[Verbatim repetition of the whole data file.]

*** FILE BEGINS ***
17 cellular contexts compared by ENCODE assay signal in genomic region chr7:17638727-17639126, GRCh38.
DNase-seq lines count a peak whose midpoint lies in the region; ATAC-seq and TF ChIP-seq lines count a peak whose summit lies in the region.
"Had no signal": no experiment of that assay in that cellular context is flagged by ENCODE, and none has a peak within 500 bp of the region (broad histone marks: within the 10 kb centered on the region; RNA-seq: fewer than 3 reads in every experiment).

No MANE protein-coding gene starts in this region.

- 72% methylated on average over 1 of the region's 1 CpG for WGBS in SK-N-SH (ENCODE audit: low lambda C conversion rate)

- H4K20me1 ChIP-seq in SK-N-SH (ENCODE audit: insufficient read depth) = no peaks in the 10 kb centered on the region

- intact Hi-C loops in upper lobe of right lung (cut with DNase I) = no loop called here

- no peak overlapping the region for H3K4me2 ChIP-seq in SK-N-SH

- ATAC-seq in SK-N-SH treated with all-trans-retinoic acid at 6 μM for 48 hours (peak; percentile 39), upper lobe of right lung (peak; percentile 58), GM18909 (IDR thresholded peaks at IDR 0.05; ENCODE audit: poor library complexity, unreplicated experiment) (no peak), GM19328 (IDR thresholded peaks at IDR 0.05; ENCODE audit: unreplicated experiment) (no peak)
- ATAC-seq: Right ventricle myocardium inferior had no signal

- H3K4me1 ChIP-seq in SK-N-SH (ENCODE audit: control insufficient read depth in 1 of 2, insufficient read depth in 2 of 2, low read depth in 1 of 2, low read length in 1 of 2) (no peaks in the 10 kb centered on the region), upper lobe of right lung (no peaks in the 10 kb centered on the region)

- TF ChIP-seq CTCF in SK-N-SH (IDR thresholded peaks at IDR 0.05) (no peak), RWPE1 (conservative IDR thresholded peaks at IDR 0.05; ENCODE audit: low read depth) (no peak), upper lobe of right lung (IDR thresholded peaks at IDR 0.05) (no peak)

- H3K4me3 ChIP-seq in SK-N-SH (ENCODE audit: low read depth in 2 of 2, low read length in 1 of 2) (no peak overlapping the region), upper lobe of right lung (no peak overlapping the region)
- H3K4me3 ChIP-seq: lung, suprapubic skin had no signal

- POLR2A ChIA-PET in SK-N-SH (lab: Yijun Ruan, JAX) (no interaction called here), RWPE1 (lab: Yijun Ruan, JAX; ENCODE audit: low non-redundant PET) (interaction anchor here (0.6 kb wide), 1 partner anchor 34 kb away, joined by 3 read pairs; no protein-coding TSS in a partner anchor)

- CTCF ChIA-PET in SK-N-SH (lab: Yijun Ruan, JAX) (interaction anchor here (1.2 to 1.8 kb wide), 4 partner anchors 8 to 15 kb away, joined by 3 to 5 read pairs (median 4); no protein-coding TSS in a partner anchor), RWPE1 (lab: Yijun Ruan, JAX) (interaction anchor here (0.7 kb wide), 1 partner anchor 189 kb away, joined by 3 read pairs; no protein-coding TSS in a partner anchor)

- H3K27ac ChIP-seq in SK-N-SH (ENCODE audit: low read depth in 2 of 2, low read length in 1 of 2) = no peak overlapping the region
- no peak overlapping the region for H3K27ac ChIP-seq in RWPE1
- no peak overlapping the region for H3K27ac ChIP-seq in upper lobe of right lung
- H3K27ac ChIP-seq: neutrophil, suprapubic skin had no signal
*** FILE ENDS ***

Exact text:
17 cellular contexts compared by ENCODE assay signal in genomic region chr7:17638727-17639126, GRCh38.
DNase-seq lines count a peak whose midpoint lies in the region; ATAC-seq and TF ChIP-seq lines count a peak whose summit lies in the region.
"Had no signal": no experiment of that assay in that cellular context is flagged by ENCODE, and none has a peak within 500 bp of the region (broad histone marks: within the 10 kb centered on the region; RNA-seq: fewer than 3 reads in every experiment).

No MANE protein-coding gene starts in this region.

- 72% methylated on average over 1 of the region's 1 CpG for WGBS in SK-N-SH (ENCODE audit: low lambda C conversion rate)

- H4K20me1 ChIP-seq in SK-N-SH (ENCODE audit: insufficient read depth) = no peaks in the 10 kb centered on the region

- intact Hi-C loops in upper lobe of right lung (cut with DNase I) = no loop called here

- no peak overlapping the region for H3K4me2 ChIP-seq in SK-N-SH

- ATAC-seq in SK-N-SH treated with all-trans-retinoic acid at 6 μM for 48 hours (peak; percentile 39), upper lobe of right lung (peak; percentile 58), GM18909 (IDR thresholded peaks at IDR 0.05; ENCODE audit: poor library complexity, unreplicated experiment) (no peak), GM19328 (IDR thresholded peaks at IDR 0.05; ENCODE audit: unreplicated experiment) (no peak)
- ATAC-seq: Right ventricle myocardium inferior had no signal

- H3K4me1 ChIP-seq in SK-N-SH (ENCODE audit: control insufficient read depth in 1 of 2, insufficient read depth in 2 of 2, low read depth in 1 of 2, low read length in 1 of 2) (no peaks in the 10 kb centered on the region), upper lobe of right lung (no peaks in the 10 kb centered on the region)

- TF ChIP-seq CTCF in SK-N-SH (IDR thresholded peaks at IDR 0.05) (no peak), RWPE1 (conservative IDR thresholded peaks at IDR 0.05; ENCODE audit: low read depth) (no peak), upper lobe of right lung (IDR thresholded peaks at IDR 0.05) (no peak)

- H3K4me3 ChIP-seq in SK-N-SH (ENCODE audit: low read depth in 2 of 2, low read length in 1 of 2) (no peak overlapping the region), upper lobe of right lung (no peak overlapping the region)
- H3K4me3 ChIP-seq: lung, suprapubic skin had no signal

- POLR2A ChIA-PET in SK-N-SH (lab: Yijun Ruan, JAX) (no interaction called here), RWPE1 (lab: Yijun Ruan, JAX; ENCODE audit: low non-redundant PET) (interaction anchor here (0.6 kb wide), 1 partner anchor 34 kb away, joined by 3 read pairs; no protein-coding TSS in a partner anchor)

- CTCF ChIA-PET in SK-N-SH (lab: Yijun Ruan, JAX) (interaction anchor here (1.2 to 1.8 kb wide), 4 partner anchors 8 to 15 kb away, joined by 3 to 5 read pairs (median 4); no protein-coding TSS in a partner anchor), RWPE1 (lab: Yijun Ruan, JAX) (interaction anchor here (0.7 kb wide), 1 partner anchor 189 kb away, joined by 3 read pairs; no protein-coding TSS in a partner anchor)

- H3K27ac ChIP-seq in SK-N-SH (ENCODE audit: low read depth in 2 of 2, low read length in 1 of 2) = no peak overlapping the region
- no peak overlapping the region for H3K27ac ChIP-seq in RWPE1
- no peak overlapping the region for H3K27ac ChIP-seq in upper lobe of right lung
- H3K27ac ChIP-seq: neutrophil, suprapubic skin had no signal